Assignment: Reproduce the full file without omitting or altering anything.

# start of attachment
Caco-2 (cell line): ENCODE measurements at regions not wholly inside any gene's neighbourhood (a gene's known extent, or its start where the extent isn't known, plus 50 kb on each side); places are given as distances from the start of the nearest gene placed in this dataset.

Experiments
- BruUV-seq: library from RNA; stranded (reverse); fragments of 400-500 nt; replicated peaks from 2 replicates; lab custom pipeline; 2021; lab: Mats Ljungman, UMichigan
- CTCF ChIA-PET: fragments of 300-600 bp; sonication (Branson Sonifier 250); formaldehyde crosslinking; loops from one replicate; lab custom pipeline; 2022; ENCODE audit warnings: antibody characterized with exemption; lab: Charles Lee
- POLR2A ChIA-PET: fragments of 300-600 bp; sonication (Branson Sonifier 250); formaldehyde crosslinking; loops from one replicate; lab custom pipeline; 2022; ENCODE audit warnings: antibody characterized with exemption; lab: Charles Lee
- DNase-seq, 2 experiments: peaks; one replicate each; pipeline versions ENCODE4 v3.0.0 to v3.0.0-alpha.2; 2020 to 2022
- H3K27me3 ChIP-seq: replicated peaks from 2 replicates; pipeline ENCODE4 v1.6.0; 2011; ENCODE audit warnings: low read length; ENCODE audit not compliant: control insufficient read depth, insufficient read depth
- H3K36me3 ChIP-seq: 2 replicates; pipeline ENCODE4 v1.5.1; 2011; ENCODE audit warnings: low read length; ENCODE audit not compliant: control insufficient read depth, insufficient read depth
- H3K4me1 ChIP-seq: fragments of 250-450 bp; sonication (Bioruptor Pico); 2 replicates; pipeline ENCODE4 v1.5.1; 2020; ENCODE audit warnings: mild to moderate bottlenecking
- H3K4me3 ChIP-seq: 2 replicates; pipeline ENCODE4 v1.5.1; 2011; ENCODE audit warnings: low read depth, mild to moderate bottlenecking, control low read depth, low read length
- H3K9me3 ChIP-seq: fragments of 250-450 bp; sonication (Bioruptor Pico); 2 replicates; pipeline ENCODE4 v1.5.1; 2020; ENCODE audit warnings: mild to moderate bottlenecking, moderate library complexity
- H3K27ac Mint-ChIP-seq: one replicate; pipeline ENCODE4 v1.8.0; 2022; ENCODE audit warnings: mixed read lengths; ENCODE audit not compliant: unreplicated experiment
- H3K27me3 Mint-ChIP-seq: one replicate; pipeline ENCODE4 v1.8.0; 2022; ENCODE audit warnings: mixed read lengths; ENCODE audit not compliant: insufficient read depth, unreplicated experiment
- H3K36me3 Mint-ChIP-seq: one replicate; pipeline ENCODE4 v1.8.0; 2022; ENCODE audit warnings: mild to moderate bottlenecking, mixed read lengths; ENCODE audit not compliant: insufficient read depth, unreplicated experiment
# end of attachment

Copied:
Caco-2 (cell line): ENCODE measurements at regions not wholly inside any gene's neighbourhood (a gene's known extent, or its start where the extent isn't known, plus 50 kb on each side); places are given as distances from the start of the nearest gene placed in this dataset.

Experiments
- BruUV-seq: library from RNA; stranded (reverse); fragments of 400-500 nt; replicated peaks from 2 replicates; lab custom pipeline; 2021; lab: Mats Ljungman, UMichigan
- CTCF ChIA-PET: fragments of 300-600 bp; sonication (Branson Sonifier 250); formaldehyde crosslinking; loops from one replicate; lab custom pipeline; 2022; ENCODE audit warnings: antibody characterized with exemption; lab: Charles Lee
- POLR2A ChIA-PET: fragments of 300-600 bp; sonication (Branson Sonifier 250); formaldehyde crosslinking; loops from one replicate; lab custom pipeline; 2022; ENCODE audit warnings: antibody characterized with exemption; lab: Charles Lee
- DNase-seq, 2 experiments: peaks; one replicate each; pipeline versions ENCODE4 v3.0.0 to v3.0.0-alpha.2; 2020 to 2022
- H3K27me3 ChIP-seq: replicated peaks from 2 replicates; pipeline ENCODE4 v1.6.0; 2011; ENCODE audit warnings: low read length; ENCODE audit not compliant: control insufficient read depth, insufficient read depth
- H3K36me3 ChIP-seq: 2 replicates; pipeline ENCODE4 v1.5.1; 2011; ENCODE audit warnings: low read length; ENCODE audit not compliant: control insufficient read depth, insufficient read depth
- H3K4me1 ChIP-seq: fragments of 250-450 bp; sonication (Bioruptor Pico); 2 replicates; pipeline ENCODE4 v1.5.1; 2020; ENCODE audit warnings: mild to moderate bottlenecking
- H3K4me3 ChIP-seq: 2 replicates; pipeline ENCODE4 v1.5.1; 2011; ENCODE audit warnings: low read depth, mild to moderate bottlenecking, control low read depth, low read length
- H3K9me3 ChIP-seq: fragments of 250-450 bp; sonication (Bioruptor Pico); 2 replicates; pipeline ENCODE4 v1.5.1; 2020; ENCODE audit warnings: mild to moderate bottlenecking, moderate library complexity
- H3K27ac Mint-ChIP-seq: one replicate; pipeline ENCODE4 v1.8.0; 2022; ENCODE audit warnings: mixed read lengths; ENCODE audit not compliant: unreplicated experiment
- H3K27me3 Mint-ChIP-seq: one replicate; pipeline ENCODE4 v1.8.0; 2022; ENCODE audit warnings: mixed read lengths; ENCODE audit not compliant: insufficient read depth, unreplicated experiment
- H3K36me3 Mint-ChIP-seq: one replicate; pipeline ENCODE4 v1.8.0; 2022; ENCODE audit warnings: mild to moderate bottlenecking, mixed read lengths; ENCODE audit not compliant: insufficient read depth, unreplicated experiment